Posted: February 6th, 2019
(1) Huawei Technologies Co., Ltd (2) Huawei Technologies (UK) Co., Ltd (3) ZTE Corporation & (4) ZTE (UK) Limited v Conversant Wireless Licensing S.A.R.L. (30 January 2019, Court of Appeal, UK, Case Nos. A3/2018/1274 and A3/2018/1278)
The UK Court of Appeal (“CA”) dismissed an appeal by Huawei and ZTE’s Chinese and UK companies against the rejection of their jurisdiction challenge – at first instance, the UK Court had found that it had jurisdiction to determine an action involving UK SEP infringement allegations and the determination of a global FRAND licence.
The primary ground of appeal was forum non conveniens. The appellants argued that China (where separate proceedings were ongoing) was the natural and appropriate forum because it was the major focus of their business activities.
For the purposes of making this argument, the appellants generalised Conversant’s claim as a claim for infringement of a “local” patent and enforcement of a global portfolio right. The CA did not agree with this characterisation and viewed the disputes in China and the UK (which involved different patent rights and families) as different. Evidence that the Chinese Court would also be willing to determine a global FRAND licence (in particular, new guidelines from the Chinese Court on adjudicating SEP disputes) was not conclusive and did not assist the appellants’ arguments.
The suggestion that the UK companies were being used as anchor defendants was also rejected. The CA found that the UK companies had a real and substantial business in the UK and the Chinese defendants were facing a properly arguable case of direct infringement in the UK.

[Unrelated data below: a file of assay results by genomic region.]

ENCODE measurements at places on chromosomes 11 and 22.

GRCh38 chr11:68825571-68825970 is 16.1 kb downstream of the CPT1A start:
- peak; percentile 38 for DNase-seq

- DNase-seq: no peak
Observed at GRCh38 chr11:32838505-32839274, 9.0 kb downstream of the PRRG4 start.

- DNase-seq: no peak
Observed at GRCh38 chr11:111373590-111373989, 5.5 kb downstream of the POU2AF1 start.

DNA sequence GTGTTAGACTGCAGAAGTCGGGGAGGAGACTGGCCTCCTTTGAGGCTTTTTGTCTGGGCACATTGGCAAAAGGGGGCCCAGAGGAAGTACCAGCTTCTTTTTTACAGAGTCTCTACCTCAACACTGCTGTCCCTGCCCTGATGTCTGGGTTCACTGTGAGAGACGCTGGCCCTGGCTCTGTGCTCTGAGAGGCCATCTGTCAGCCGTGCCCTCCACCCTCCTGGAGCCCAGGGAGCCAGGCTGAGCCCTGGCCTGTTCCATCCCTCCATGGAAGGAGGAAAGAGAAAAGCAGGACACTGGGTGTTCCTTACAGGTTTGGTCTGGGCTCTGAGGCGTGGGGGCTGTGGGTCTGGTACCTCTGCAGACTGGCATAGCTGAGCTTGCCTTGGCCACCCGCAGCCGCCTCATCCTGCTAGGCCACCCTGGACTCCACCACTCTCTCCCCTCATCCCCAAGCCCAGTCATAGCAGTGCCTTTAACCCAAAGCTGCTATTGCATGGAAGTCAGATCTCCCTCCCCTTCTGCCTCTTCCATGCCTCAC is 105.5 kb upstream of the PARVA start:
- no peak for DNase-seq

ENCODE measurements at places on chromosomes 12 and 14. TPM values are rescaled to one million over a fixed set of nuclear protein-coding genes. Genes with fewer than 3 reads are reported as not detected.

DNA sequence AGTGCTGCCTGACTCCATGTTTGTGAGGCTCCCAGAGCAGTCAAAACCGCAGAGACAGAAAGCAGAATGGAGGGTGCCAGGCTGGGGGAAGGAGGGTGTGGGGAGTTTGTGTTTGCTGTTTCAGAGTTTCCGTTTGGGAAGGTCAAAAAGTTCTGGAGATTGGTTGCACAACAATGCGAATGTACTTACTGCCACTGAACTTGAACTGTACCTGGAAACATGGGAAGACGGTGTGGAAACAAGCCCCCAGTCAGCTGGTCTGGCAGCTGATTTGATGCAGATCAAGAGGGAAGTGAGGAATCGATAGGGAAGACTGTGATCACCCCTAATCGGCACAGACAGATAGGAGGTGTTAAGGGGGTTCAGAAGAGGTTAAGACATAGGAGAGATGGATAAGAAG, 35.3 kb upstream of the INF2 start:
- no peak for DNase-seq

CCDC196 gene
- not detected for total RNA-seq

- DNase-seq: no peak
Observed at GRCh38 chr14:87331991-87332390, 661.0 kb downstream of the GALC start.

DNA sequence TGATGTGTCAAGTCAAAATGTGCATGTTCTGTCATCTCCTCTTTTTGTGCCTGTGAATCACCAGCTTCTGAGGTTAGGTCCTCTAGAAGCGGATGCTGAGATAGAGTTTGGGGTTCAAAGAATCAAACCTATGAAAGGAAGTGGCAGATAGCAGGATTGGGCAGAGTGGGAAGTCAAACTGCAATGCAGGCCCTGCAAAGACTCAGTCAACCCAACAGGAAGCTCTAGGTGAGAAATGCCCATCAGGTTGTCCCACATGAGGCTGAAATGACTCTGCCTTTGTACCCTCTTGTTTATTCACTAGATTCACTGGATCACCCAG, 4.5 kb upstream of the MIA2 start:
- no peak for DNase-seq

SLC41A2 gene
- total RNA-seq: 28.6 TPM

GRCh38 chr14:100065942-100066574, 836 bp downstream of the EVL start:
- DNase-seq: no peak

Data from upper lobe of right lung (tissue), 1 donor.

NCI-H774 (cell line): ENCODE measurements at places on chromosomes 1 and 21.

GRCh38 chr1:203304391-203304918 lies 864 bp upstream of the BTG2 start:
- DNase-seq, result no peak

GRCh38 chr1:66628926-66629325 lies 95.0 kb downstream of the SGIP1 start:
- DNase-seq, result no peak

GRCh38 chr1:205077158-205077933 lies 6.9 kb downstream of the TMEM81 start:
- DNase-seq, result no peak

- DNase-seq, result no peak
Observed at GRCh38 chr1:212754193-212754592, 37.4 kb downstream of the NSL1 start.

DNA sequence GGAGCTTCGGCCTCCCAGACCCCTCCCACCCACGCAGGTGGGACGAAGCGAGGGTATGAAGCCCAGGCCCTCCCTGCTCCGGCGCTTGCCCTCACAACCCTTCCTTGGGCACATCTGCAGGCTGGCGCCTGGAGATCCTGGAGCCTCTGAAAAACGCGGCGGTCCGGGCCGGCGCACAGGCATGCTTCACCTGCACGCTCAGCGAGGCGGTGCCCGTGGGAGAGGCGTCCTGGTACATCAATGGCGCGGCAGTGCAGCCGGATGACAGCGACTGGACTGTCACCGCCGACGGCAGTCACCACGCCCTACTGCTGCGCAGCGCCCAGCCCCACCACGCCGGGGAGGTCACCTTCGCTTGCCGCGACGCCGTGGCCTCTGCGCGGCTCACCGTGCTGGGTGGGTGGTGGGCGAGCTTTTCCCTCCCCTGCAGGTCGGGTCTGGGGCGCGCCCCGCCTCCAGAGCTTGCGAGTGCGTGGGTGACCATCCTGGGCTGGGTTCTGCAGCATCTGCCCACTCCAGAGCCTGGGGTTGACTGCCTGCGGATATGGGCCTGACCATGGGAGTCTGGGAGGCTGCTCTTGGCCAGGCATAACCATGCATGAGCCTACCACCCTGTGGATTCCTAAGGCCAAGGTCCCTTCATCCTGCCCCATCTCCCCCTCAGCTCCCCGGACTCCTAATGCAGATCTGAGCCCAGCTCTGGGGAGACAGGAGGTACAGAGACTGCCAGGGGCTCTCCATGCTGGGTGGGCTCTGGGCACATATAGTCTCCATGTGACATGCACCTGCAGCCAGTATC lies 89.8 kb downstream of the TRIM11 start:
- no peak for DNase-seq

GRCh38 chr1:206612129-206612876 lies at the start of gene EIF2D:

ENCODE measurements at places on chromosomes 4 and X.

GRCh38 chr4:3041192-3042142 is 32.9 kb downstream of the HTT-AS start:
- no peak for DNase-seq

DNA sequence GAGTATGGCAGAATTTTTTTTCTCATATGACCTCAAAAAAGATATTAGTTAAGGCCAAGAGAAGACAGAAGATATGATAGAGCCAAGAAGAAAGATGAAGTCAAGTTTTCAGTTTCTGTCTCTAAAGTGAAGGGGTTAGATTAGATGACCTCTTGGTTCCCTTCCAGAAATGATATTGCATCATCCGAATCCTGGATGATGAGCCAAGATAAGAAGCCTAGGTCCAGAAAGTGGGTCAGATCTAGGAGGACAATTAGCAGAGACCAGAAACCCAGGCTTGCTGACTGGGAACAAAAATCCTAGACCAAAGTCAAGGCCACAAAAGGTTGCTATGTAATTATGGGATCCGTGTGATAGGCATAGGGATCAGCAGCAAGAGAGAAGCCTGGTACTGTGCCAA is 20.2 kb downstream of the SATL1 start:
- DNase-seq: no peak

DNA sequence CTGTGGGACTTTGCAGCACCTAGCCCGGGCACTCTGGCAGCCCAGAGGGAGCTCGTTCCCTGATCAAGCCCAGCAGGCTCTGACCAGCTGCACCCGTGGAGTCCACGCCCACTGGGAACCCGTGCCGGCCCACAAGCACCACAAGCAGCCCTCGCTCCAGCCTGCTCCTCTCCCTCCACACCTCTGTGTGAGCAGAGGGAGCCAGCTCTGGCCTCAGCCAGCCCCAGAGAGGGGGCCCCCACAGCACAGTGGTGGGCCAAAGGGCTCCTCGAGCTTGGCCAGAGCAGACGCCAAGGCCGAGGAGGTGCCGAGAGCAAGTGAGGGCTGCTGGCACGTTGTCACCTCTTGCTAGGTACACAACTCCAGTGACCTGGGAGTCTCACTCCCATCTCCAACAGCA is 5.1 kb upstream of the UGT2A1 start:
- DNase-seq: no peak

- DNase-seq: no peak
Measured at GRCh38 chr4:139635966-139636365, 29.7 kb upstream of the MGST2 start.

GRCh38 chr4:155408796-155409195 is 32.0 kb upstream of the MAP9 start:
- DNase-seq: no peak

A separate justiciability ground had originally been raised by the appellants – challenging the UK Court’s jurisdiction to determine a global licence because it related to the validity of foreign patents. However, this argument had already been dismissed by the CA in Unwired Planet v Huawei  EWCA Civ 2344 (handed down after the appellants had filed their grounds in this appeal) and was no longer arguable before that court. This ground was therefore not considered further except as an alternative request to make a reference to the CJEU on the issue (which was refused).
The CA also considered the admissibility of evidence which had not been considered at first instance (the Chinese SEP guidelines). Reliance on this evidence was allowed based on the narrow facts involved in this particular case – where the guidelines had not been received by the parties’ litigation solicitors in time and the evidence warranted general consideration by the CA.
Read the judgment (in English) here.
Headnote: John de Rohan-Truba, Marks & Clerk Solicitors LLP